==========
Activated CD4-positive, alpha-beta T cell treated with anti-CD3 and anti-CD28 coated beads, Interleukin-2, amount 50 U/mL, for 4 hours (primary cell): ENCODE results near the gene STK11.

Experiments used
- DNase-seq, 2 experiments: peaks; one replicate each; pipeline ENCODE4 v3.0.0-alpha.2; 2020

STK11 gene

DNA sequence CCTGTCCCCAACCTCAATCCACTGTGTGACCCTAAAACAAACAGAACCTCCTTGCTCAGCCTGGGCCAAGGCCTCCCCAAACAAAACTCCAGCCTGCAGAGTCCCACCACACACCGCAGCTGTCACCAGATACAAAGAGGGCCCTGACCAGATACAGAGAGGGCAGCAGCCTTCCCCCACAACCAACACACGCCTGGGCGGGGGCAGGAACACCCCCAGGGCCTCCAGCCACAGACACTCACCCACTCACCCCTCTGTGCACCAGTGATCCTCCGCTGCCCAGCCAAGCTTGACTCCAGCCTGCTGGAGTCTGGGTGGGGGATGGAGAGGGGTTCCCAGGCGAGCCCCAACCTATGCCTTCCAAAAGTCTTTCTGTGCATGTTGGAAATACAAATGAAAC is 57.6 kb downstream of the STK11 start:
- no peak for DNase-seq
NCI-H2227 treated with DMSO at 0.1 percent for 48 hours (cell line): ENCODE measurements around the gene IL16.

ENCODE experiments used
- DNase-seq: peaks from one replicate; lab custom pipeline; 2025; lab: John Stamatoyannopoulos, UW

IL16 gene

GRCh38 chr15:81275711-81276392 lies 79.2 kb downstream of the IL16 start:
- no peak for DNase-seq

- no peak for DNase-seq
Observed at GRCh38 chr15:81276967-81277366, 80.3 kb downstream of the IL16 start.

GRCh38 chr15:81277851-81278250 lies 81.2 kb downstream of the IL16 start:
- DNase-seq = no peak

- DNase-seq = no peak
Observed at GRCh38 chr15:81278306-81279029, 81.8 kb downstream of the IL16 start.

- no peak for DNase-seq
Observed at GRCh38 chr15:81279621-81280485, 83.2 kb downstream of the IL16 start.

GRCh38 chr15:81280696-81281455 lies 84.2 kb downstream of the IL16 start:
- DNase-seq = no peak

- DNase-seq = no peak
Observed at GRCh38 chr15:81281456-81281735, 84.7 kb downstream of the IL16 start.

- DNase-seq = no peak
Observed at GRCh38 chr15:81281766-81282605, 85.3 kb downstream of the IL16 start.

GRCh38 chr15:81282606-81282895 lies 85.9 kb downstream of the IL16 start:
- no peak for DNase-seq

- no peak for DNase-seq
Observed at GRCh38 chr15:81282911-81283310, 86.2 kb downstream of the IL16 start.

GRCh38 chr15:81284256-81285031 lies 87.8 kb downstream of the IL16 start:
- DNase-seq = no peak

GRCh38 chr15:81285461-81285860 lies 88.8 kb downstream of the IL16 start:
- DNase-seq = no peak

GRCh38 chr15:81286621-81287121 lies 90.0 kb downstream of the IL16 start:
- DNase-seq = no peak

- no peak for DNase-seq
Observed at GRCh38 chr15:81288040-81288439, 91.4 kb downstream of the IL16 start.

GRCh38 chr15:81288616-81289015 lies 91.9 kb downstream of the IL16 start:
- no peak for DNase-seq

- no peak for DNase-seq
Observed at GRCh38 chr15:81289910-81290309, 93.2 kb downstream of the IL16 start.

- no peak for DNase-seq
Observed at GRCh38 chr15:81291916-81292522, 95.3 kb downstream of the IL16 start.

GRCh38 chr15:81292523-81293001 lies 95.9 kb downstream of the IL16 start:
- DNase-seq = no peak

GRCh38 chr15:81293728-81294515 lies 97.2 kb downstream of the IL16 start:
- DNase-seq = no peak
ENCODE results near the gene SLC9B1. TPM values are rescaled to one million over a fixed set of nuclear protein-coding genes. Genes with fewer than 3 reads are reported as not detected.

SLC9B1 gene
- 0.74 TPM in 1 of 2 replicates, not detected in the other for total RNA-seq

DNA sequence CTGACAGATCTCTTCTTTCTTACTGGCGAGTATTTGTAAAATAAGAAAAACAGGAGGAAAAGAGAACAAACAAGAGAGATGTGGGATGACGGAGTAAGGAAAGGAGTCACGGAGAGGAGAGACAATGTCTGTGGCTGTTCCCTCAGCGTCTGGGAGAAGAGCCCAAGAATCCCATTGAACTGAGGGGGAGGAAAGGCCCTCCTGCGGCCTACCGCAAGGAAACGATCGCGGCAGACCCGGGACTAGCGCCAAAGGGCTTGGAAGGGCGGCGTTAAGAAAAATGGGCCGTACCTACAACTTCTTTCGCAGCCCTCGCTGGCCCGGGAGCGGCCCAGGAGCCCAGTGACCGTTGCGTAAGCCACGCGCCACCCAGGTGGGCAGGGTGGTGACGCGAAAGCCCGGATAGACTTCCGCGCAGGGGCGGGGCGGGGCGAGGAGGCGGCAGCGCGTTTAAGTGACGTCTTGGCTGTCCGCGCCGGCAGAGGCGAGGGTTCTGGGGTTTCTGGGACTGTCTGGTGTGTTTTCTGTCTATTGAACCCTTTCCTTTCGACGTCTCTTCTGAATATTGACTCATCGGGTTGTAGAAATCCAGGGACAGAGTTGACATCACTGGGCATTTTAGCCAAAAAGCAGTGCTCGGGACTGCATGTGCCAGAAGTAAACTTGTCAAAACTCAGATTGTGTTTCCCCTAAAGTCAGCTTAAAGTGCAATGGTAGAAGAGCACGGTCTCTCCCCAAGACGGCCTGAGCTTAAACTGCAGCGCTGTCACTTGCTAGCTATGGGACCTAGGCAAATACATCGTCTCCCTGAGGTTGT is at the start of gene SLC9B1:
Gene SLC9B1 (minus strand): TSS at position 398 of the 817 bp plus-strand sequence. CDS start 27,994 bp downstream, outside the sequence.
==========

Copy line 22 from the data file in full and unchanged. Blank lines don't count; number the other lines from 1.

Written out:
- DNase-seq = no peak